MOSCOW — Russian authorities have initiated criminal proceedings against a Russian ultra-nationalist responsible for several homophobic assaults on LGBT persons, including attacks on citizens from Ukraine, Iraq, and South Africa.
Maxim Sergeyevich Martsinkevich, also known by his street nickname “Tesak” — which translates as “The Cleaver” — has been charged under Part 1 of article 282 of the Russian Criminal Code, Incitement of ethnic and social hatred. The charge is punishable by a sentence of 3–5 years imprisonment.
A spokesperson for Russian federal prosecutors told LGBTQ Nation on Monday that the case against Martsinkevich was initiated after two videos were posted on the internet which depict assault and harassment of citizens of Ukraine and a citizen of Iraq who are alleged to be gay.
Martsinkevich appears in the videos, and is seen forcibly shaving the victims’ heads in reverse mohawk hairstyles, painting rainbow flags in the shaven areas, forcing the victims to perform sex acts with objects, pouring urine on them, and forcing them to make self-denigrating statements to the camera.
In the case of the Iraqi citizen, Martsinkevich is alleged to have sodomized the victim off camera with a police-style baton he displayed for the camera; immediately following, the victim’s screams can be heard in the background.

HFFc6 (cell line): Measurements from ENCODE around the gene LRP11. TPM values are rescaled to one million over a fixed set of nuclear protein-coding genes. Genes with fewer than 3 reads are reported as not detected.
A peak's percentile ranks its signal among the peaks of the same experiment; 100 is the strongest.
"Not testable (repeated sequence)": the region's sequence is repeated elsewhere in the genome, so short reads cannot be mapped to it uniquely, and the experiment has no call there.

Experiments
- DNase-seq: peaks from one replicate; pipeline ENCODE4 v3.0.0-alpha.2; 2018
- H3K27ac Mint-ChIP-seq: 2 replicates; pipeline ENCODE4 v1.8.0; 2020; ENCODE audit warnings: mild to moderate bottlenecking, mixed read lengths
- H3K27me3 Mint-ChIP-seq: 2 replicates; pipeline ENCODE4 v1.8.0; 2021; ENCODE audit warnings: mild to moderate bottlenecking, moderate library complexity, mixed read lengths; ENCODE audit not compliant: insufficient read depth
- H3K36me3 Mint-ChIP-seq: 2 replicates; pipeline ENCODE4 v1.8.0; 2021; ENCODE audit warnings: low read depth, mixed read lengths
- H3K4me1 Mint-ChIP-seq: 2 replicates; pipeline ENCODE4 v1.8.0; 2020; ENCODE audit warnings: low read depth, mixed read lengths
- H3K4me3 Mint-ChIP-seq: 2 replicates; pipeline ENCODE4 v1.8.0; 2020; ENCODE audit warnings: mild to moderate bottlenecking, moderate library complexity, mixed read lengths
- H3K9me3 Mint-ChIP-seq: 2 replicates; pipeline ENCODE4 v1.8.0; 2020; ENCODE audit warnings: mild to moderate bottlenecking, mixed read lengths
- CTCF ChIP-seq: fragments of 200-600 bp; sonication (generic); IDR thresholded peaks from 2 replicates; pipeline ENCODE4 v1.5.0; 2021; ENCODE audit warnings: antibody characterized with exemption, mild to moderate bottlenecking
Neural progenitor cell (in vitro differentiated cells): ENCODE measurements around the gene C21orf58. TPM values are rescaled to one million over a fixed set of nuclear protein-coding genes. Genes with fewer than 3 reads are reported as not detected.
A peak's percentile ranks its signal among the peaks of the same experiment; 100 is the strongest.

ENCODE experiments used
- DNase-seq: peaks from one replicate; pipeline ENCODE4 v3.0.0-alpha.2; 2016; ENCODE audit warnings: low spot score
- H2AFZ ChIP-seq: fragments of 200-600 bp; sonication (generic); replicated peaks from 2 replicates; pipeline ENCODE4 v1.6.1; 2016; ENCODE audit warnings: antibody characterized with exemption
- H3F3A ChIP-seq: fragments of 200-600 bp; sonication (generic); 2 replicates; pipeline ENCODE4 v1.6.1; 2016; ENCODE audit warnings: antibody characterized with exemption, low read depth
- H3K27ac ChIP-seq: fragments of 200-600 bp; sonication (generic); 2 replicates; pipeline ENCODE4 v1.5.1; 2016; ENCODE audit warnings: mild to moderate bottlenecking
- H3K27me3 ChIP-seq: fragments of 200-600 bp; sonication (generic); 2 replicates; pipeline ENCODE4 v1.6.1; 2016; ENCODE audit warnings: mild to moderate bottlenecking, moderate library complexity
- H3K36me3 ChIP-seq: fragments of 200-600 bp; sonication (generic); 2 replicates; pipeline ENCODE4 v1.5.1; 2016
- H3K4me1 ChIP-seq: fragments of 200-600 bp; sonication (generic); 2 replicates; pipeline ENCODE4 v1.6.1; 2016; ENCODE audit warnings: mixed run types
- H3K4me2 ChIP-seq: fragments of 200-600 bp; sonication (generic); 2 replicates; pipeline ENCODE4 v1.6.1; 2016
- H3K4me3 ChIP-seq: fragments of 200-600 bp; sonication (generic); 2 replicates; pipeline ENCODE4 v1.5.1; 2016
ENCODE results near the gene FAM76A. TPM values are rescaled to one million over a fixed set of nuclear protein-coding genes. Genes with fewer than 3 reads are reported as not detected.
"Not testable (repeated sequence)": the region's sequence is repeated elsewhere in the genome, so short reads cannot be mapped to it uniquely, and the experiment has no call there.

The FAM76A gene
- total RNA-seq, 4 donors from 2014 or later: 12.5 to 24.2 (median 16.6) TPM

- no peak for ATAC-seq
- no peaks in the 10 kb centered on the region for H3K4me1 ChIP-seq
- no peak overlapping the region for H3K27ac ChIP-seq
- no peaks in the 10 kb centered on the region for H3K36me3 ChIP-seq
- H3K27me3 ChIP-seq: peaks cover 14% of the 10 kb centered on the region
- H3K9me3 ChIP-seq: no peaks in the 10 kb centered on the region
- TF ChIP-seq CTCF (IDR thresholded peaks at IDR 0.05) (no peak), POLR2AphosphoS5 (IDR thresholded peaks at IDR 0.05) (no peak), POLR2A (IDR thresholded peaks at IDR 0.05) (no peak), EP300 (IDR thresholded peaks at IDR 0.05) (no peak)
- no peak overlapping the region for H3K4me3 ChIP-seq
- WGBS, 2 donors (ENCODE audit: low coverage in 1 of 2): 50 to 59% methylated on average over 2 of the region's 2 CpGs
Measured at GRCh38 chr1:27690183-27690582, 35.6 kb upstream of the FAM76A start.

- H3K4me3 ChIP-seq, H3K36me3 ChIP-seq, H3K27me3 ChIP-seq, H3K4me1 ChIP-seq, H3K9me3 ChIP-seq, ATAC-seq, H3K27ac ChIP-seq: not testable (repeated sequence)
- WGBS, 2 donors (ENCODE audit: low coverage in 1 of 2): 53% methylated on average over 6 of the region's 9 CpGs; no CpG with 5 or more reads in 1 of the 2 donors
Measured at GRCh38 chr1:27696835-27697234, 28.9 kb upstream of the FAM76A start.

The Russian Interior Ministry acknowledged Monday that officers conducted a raid and search last Thursday of Martsinkevich’s apartment, and the apartment of his mother, and that an arrest warrant for Martsinkevich has been issued.
Martsinkevich is no stranger to the Russian legal system. In July 2007, he was arrested and then sentenced to three years in prison under the same Criminal Code Article 282, part 1, when, as a leader of the far-right extremist group Format18, he had orchestrated the manufacture and sale of videos with scenes depicting the torture of homeless people and Asian guest workers.
The group also held a “mock” hanging of an alleged drug dealer from the former Soviet Republic of Tajikistan.
Martsinkevich was released in December 2010, sometime after which he formed his current group, “Occupy Paedophilia,” which has produced numerous videos on the Russian social media giant VK.com as well as YouTube, documenting the violent and homophobic harassment of men the group claims were seeking to have sex with minor boys.
The graphic videos often go viral and have also been used to humiliate gay teenagers who responded to false dating invitations from what they thought were other gay youth in chat rooms.
Over the weekend, Martsinkevich claimed in a series of posts on his VK page to have allegedly fled Russian territory to avoid the legal charges, posting pictures of himself on a beach in the Koh Chang Tai district in Thailand.
Article continues belowBut an official in Bangkok with the Royal Thai Immigration Service said that there was no recent record of Martsinkevich entering the country within the past two weeks, although records indicate he has previously visited the country.
An investigator with ties to the case, speaking confidentially as he was not authorized to comment to the press, told LGBTQ Nation that authorities doubt that Martsinkevich is outside of Russia.
Instead, the investigator said, it is believed Martsinkevich is being assisted by members of his group inside the country to avoid prosecution.